China commissioned what will become the world’s second-largest hydropower plant on Monday. It should help it achieve its climate goals, but its environmental and humanInternational impact is not insignificant.
With its 289-meter-high dam, the Baihetan power station, which straddles the provinces of Sichuan and Yunnan (southwest) on the Yangtze, has started producing electricity, according to public television CCTV.
After full commissioning, scheduled for 2022, it will be the second-largest hydroelectric power plant globally in terms of power (16 GW) after that of the Three Gorges Dam (22.5 GW) – also located in China on the Yangtze.
According to CCTV, Bhutan will eventually be able to produce enough electricity to meet the annual needs of 500,000 people.
The dam spans a narrow gorge in the upper reaches of the Yangtze, the longest river in China. Its construction represented a technical challenge in a region prone to earthquakes.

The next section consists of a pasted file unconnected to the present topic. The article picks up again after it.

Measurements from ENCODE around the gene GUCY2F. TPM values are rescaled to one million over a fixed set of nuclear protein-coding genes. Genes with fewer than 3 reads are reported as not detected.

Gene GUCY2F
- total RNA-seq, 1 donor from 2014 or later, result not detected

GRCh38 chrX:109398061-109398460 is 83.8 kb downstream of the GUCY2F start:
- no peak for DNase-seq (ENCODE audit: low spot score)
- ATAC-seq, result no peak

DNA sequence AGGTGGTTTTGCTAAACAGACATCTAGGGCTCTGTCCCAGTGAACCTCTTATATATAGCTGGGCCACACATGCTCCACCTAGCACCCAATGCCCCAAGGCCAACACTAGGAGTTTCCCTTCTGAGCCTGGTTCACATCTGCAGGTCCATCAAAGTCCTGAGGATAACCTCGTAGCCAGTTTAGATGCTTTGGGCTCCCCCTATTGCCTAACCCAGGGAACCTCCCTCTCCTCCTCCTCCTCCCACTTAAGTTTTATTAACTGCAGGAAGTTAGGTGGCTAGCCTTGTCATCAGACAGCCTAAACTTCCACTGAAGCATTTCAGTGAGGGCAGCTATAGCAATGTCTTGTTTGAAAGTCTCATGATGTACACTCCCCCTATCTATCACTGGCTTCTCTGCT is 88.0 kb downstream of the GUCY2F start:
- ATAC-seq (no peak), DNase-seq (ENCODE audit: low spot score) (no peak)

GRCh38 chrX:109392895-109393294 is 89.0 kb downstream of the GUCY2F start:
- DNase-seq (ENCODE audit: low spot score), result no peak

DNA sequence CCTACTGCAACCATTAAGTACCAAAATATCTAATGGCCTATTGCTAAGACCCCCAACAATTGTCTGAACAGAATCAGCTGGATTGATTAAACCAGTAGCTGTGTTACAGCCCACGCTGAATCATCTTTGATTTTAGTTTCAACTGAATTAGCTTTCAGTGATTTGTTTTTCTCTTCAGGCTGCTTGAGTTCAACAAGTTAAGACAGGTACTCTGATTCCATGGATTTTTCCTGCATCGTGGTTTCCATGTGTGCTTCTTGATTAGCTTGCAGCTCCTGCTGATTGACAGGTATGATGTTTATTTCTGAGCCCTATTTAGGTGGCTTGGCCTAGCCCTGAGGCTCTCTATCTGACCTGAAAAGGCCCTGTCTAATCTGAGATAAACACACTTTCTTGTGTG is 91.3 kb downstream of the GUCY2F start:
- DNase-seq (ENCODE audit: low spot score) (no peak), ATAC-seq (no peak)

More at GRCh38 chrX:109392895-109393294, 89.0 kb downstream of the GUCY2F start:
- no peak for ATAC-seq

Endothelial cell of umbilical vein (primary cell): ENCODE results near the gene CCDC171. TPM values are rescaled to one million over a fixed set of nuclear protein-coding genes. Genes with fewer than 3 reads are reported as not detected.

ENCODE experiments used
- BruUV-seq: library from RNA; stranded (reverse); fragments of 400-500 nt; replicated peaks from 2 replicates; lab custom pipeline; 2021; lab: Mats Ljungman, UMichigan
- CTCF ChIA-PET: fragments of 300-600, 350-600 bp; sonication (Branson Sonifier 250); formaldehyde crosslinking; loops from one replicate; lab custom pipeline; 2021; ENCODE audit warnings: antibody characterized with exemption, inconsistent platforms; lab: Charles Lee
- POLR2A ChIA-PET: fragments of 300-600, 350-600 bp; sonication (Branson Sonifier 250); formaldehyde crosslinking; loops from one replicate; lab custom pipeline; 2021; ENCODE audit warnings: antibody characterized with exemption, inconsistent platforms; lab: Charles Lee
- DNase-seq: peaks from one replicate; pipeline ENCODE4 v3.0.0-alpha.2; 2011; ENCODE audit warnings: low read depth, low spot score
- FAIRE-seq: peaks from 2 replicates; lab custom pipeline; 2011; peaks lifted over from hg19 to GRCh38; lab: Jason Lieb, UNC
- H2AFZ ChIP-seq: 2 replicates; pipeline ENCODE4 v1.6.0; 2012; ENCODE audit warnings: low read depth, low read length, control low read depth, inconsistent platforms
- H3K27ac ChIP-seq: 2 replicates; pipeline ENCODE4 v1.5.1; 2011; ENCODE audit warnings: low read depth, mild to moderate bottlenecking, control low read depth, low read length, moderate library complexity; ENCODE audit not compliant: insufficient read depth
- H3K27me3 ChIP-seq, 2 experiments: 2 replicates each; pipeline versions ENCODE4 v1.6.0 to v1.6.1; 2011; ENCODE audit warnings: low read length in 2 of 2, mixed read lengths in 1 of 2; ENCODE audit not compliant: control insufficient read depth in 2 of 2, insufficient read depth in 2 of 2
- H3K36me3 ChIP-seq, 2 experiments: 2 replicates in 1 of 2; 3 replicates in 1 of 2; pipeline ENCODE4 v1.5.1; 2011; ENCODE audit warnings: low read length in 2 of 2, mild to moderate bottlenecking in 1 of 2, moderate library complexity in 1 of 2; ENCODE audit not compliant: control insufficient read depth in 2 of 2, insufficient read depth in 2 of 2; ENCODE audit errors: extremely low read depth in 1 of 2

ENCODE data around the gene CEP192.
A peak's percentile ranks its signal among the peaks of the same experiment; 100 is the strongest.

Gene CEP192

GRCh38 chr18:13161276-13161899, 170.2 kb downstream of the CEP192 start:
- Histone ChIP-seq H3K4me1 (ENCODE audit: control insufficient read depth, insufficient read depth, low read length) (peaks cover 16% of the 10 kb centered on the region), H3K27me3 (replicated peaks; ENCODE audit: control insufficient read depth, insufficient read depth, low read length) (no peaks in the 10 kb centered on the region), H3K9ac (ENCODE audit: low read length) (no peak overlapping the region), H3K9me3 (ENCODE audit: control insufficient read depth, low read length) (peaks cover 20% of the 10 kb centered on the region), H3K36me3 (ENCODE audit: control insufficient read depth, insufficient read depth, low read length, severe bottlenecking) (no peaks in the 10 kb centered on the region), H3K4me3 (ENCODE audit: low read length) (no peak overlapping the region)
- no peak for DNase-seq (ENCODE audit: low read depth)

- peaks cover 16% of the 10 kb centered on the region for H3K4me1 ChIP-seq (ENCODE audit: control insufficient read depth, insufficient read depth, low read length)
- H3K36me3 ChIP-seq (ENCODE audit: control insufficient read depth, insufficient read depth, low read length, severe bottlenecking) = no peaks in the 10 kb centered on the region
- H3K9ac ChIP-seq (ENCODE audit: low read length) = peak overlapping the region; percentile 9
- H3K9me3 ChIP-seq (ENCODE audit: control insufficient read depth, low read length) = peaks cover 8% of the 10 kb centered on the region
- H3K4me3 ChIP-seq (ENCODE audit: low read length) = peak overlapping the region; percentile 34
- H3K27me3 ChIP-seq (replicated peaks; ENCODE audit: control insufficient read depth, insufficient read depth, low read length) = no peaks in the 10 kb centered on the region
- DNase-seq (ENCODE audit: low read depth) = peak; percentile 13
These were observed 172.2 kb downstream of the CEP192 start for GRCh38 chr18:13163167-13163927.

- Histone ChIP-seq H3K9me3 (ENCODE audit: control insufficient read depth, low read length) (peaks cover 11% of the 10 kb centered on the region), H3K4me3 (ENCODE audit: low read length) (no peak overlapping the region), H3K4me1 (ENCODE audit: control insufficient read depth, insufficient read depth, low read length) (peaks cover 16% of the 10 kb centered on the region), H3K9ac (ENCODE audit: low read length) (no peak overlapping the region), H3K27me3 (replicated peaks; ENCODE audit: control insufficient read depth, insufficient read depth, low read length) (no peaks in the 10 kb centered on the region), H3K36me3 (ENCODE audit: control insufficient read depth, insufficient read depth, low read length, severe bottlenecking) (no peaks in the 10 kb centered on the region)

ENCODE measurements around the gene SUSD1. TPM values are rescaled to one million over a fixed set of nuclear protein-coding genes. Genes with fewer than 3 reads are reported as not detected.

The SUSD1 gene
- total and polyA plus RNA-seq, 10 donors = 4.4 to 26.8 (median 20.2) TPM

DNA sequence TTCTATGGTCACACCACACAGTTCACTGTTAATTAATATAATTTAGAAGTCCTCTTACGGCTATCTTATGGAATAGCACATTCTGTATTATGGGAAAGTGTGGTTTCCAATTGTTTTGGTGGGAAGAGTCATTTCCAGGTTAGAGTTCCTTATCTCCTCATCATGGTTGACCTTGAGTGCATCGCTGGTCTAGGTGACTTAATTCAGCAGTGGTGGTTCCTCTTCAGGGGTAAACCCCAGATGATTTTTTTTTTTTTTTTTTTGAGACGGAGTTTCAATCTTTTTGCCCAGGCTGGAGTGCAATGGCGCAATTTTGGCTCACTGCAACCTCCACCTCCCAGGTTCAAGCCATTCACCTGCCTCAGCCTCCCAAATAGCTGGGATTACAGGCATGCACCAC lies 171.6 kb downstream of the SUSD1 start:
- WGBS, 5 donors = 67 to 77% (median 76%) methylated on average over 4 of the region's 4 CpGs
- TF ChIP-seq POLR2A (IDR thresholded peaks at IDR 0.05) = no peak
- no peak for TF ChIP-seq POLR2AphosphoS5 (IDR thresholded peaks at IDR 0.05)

President Xi Jinping said he hoped the plant “will help achieve China’s peak carbon emissions (by 2030) and carbon neutrality (by 2060)” and “make the ecological transition.”
The plant’s commissioning coincides with the centenary celebrations of the Communist Party of China (CCP), officially marked on Thursday.
China launched several decades ago in the construction of hydroelectric dams to fuel its formidable economic development and limit the consumption of coal on which it is very dependent.
However, these infrastructures have a strong ecological and human impact. They disrupt the local ecosystem and require the displacement of hundreds of thousands of people.
The concern relates in particular to the fish populations. The influence of the Baihetan power station on the temperature of the water downstream and the physical presence of the dam could be detrimental to their development. The project also required the rehousing of some 100,000 people in this week and rural areas.
China Three Gorges Corporation (CTG), the company that built and operates the plant, said it has paid out 70 billion yuan (9.1 billion euros) in financial compensation and built new homes.
As the filling of the dam lake required the flooding of arable land, the company also says it has funded vocational training so that the displaced can find employment.